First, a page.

Science & Genomics
Learn here about how Basin Genomics is using genomics to develop a novel oral cancer screening.
How Cancer Forms
Cancer occurs when the DNA of normal cells is altered or damaged, resulting in uncontrollable growth of affected cells. Accumulation of these cancerous cells results in formation of a tumor. Typically, cells are programmed to prevent tumor formation through behaviors such as differentiation or self-destruction. Unfortunately, cells with damaged DNA may not be capable of performing these mechanisms, making it possible for cancer to develop.
There are many types of DNA abnormalities that can affect cell functioning, such as DNA mutations, deletions, amplifications, and rearrangements. These changes can cause cells to produce abnormal amounts of certain proteins or make proteins that do not function properly. Proteins have many important roles in the body, such as repairing tissues, catalyzing metabolic reactions, and providing structure to cells.
Often, the DNA of a cancer cell acquires a combination of several genetic alterations. Some of these genetic changes are inheritable, while others are caused by environmental factors (exposure to UV light, tobacco, etc.) or occur during normal processes like cell division. The changes that accumulate in a person’s genome over their lifetime are called somatic changes and account for 95% of all cancer cases. Therefore, understanding these changes is essential for creating successful cancer treatments.
Cancer genomics is a newer field that focuses on studying the differences in DNA sequences of cancer cells compared to normal cells. Specifically, cancer genomics looks at gene activity in cancer cell DNA to determine which proteins are abnormally active or silenced, a factor that can be responsible for the cells’ unregulated growth and ability to evade the body’s immune system.
The idea behind the study of cancer genomics is that, if we understand what genetic changes have occurred to cause a certain cancer, then treatments can be developed to combat the specific DNA errors that are responsible. These treatments would only target the genetic errors, unlike treatments such as radiation and chemotherapy that affect healthy cells and tissue along with cancerous cells.
HPV+ Head & Neck Cancer
For most people, the body’s immune system can fight off HPV naturally, and infected cells can return back to normal. However, in some cases, the body is not able to fight off the infection, and diseases like oropharyngeal cancer can arise. Cancer caused by HPV usually takes years to develop after initial infection. Currently, it is unclear if HPV alone is enough to cause oropharyngeal cancers, or if other factors (such as tobacco use) have to also be present to induce cancer. However, over the past 20 years, cases of OPC associated with HPV have increased in younger men and women without traditional risk factors, such as smoking and drinking.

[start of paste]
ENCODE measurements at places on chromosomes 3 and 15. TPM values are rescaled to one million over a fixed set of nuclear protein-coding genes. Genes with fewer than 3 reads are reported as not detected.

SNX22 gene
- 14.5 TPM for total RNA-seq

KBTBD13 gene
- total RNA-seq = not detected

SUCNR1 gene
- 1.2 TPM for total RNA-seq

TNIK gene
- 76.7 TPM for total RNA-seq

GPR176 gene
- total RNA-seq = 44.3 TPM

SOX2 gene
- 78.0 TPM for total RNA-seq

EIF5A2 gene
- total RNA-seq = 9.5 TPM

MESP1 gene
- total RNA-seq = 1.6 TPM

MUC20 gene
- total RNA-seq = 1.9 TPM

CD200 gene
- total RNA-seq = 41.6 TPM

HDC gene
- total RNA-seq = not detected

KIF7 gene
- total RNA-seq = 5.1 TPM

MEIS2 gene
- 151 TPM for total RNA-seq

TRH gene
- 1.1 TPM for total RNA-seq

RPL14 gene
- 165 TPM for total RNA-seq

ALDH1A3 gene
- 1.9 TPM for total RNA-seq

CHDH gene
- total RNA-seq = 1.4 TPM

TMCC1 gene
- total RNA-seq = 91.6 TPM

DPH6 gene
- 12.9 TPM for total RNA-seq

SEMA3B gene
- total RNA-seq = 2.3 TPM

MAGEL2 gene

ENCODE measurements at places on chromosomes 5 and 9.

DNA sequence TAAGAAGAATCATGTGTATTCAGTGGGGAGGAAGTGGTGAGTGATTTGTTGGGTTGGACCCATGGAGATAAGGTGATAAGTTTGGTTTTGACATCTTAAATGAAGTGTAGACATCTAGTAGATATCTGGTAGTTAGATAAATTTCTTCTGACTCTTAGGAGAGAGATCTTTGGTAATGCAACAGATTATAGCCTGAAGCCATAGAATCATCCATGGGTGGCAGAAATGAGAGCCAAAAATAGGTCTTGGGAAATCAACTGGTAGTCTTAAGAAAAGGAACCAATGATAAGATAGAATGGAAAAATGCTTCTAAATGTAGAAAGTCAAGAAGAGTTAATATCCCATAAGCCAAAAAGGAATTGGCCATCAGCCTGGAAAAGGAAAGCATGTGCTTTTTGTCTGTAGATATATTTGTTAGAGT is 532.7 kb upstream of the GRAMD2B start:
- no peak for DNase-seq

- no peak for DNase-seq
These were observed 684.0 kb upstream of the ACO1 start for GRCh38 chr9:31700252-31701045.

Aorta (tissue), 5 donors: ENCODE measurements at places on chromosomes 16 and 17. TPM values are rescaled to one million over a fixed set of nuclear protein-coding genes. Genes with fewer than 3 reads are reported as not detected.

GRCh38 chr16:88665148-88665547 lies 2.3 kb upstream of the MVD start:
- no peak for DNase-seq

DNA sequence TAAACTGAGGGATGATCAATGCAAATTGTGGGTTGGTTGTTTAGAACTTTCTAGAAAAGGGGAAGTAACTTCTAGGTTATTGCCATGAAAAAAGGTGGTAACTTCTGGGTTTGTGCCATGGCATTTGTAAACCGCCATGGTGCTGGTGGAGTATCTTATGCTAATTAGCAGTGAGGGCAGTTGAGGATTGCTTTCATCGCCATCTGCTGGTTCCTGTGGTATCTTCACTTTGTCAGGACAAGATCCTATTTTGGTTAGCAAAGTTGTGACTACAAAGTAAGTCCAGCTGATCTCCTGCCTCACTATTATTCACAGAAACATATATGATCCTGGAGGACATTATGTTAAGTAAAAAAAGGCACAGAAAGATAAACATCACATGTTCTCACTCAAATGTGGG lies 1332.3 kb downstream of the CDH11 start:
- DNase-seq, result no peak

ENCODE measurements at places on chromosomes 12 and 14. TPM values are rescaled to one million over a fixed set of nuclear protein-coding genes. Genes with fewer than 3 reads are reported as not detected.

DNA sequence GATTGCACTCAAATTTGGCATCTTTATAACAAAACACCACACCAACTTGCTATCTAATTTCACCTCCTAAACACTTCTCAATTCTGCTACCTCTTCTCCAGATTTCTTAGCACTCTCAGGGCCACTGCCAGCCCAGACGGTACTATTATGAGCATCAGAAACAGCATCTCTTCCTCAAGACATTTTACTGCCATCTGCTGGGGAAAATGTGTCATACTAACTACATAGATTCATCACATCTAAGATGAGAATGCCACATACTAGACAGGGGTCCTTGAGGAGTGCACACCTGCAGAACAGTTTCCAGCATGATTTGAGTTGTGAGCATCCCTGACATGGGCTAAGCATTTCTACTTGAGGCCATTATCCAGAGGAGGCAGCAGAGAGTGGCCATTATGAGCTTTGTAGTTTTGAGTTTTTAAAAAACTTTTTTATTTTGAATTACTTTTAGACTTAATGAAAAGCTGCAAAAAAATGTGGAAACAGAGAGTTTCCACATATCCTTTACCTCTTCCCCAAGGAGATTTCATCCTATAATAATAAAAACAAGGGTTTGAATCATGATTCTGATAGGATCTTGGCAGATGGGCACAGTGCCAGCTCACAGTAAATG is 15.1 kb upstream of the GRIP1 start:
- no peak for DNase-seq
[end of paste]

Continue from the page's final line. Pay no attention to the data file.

HPV carries cancer-causing genes known as E6 and E7. When the virus integrates into the cell genome, causing errors in the new copies of DNA produced by the cell, which results in loss of other genes. Particularly, the virus genome causes a partial or complete loss of genes E1 and E2, which regulate the activity of genes E6 and E7. Therefore, without E1 and E2 regulation, E6 and E7 are able to be active and cause cancer in cells.
HPV integration can also stimulate overexpression of a gene called E2F1, which is a protein coding gene important for the cell cycle. Overexpression of this gene can cause uncontrolled growth of cells, which leads to tumor development and aneuploidy. Aneuploidy describes an irregular number of chromosomes in cells and is found in 90% of all tumors.
Evasion of Immune System
One trademark of cancer cells is their ability to evade attack by the immune system. The cells are able to do this through expression of certain proteins, known as immune inhibitory signaling proteins, which cause immune cell dysfunction.
One aspect of cancer genomics involves identifying molecules called biomarkers, which can be DNA, gene mutations, proteins, etc. that serve as indicators of underlying disease. Cancer biomarkers are useful in predicting how cancer will progress, and could help determine which treatment a specific patient’s cancer is likely to respond to. At Basin Genomics, we are currently working on developing a screening assay that can detect and quantify biomarkers of HPV+ oral cancer.